UAH – news

An advisory board for the new high-performance computing hub will make decision-making a shared experience, says Dr. Vladimir Florinsky.

Michael Mercier / UAH

The University of Alabama at Huntsville (UAH), part of the University of Alabama system, will become the center for statewide high-performance computing (HPC) in Alabama as part of a two-year grant from the National Science Foundation (NSF).

“This funding will allow us to establish a high-performance computing facility to serve a consortium of 10 public and private universities in Alabama,” said Dr. Vladmir Florinski, the principal investigator for the effort, which attracted $972,261 from NSF’s Established Program to Stimulate Competitive Research (EPSCoR).

The proposal leveraged the UAH-administered NSF EPSCoR Track-1 Future Technologies enabled by Plasma Processes (FTPP) and Connecting the Plasma Universe to Plasma Technology in Alabama grants to develop the HPC consortium and match it with statewide FTPP needs Connect HPC support.

“As the host site, UAH will ultimately have control over hardware design, usage policies, and resource allocation,” says Dr. Florinski, a professor of space science and researcher at the UAH’s Center for Space Plasma and Aeronomic Research (CSPAR), is one of the most prolific HPC users on campus.

“However, we plan to invite representatives from each participating institution to an advisory board and thus make decision-making a shared experience,” he says. “As a result, the UAH will form closer ties with the other state universities, which would allow greater collaboration on scientific and technical projects involving computer modeling or data analysis.”

The Advisory Board will meet remotely every semester and make recommendations for sharing computing and storage resources between the numerous research institutions. Resource allocation can be based on groups, projects, or individual users.

“Faculties, researchers and students from all participating universities can apply for accounts and run their applications on the system,” says Dr. Florinski. “A central web portal will be created to simplify account applications.”

Eighty percent of the grant money will be used to purchase a new HPC cluster that will dramatically improve the consortium’s computing capabilities, he says. Once installed in the server room in the Cramer Research Hall, the system consists of three to four racks densely packed with individual servers called nodes. Each node will have 64-128 central processing unit cores, for a total of around 3,000 cores for the entire system.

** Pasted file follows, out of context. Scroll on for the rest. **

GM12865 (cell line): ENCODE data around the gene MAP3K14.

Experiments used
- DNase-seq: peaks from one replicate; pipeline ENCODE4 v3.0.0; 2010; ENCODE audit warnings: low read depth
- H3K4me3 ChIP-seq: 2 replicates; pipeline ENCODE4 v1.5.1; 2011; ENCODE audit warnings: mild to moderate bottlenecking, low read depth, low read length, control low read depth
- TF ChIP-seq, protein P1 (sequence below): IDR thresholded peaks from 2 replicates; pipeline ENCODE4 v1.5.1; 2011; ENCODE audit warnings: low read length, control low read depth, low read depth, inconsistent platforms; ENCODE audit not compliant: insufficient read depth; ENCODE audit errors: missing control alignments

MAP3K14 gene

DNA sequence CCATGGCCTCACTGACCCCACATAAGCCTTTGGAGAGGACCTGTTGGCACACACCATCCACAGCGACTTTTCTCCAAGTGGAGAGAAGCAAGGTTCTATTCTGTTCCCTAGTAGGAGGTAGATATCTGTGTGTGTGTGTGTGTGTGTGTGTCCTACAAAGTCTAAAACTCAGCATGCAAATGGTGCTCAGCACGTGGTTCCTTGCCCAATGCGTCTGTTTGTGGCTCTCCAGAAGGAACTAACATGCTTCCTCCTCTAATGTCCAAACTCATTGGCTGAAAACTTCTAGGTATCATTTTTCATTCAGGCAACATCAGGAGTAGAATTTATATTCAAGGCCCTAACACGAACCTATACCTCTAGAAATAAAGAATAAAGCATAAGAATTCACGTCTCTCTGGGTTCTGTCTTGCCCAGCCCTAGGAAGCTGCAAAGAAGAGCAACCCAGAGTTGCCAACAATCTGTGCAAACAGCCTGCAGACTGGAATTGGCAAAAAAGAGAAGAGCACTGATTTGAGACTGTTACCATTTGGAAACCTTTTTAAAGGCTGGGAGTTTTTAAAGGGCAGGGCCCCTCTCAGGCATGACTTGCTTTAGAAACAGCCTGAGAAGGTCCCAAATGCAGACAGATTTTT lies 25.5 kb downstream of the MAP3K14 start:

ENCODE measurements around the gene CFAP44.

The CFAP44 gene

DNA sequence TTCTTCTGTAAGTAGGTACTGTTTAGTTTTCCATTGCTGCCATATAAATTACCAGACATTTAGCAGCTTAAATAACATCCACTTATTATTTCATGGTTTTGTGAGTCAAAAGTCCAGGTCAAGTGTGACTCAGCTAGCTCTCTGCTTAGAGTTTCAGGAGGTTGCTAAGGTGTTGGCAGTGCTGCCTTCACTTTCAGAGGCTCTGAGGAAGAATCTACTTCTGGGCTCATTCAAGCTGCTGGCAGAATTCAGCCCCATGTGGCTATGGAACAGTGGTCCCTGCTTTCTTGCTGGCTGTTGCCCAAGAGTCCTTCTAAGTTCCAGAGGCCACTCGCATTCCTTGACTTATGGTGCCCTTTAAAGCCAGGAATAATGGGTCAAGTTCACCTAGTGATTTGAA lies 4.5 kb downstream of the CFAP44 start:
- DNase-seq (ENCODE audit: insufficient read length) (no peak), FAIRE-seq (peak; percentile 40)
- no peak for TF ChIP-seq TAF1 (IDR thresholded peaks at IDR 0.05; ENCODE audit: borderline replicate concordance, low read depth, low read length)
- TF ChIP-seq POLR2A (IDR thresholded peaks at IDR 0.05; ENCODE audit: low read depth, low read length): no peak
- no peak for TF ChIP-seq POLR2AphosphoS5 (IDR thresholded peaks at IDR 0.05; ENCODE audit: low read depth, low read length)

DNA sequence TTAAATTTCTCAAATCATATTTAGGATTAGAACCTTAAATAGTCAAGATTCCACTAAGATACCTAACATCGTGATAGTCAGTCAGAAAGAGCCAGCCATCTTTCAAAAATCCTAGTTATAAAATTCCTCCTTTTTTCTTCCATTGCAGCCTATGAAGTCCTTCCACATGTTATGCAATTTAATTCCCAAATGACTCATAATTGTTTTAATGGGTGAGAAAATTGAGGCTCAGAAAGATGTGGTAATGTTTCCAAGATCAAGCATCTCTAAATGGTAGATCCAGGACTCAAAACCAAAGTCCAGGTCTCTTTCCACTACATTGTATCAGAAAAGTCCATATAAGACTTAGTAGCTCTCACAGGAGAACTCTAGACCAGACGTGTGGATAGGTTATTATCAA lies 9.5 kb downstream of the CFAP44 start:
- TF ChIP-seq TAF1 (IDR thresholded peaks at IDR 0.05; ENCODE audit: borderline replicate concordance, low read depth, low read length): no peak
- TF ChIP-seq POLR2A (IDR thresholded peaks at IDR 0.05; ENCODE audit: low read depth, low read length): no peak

“The real power of the machine will come from its GPU subsystem, which consists of 20-24 Nvidia Ampere units with a total of about 160,000 CUDA cores,” says Dr. Florinski. “Theoretical maximum double precision performance will be in the range of 240 to 360 teraflops.”

Users across the state will connect remotely to the new flagship HPC cluster using a secure shell protocol. The project mainly relies on existing network connections between the sites. CSPAR’s IT staff will be responsible for the operation and maintenance of the new HPC system.

Before the new facility goes live, a series of network bandwidth tests are performed to determine connection speeds between the hub and its users. The UAH Vice President’s Office for Research and Economic Development and CSPAR staff will work with the UAH Office of Information Technology at each campus to optimize routing and achieve the best possible throughput.

Resource sharing policies and support structures must be implemented and tested before allowing other users.

“The system will be integrated into a national association network that will allow resource sharing with out-of-state users as required by NSF policy,” says Dr. Florinski. “When the system goes into production, my role will shift to helping participating institutions – particularly those serving minority groups – develop and improve their HPC skills to fully utilize this important resource.”

He says the project’s success depends on the existence of regional fiber optic networks.

“These include the Alabama Research and Education Network, as well as the University of Alabama System Regional Optical Network and Georgia Institute of Technology Southern Crossroads,” he says.

The UAH College of Science and College of Engineering worked together on the grant application. Departments that provide a list of projects that would benefit their research include life sciences, chemical and materials engineering, computer science, mechanical and aerospace engineering, and space science.

For CSPAR, the new system will enable much larger physics-based numerical simulations to be performed, ranging from space weather forecasting to cosmic ray science, that previously could only be performed at national-scale supercomputing facilities.

“Of course we hope to win over HPC users from other departments,” says Dr. Florinski. “In addition, the Department of Space Science plans to introduce a graduate certificate in computational physics that will incorporate the new system into pedagogical capacities. This offers the opportunity to work on the new curriculum together with the departments of computer science and electrical engineering and information technology.”

The UAH is working with several existing programs to introduce HPC to graduate and undergraduate students as part of their summer research projects, he says.

“We also plan to reach current and potential HPC users across the state by offering a series of webinars focused on specific advanced topics such as: B. Using GPUs in a distributed memory environment.”

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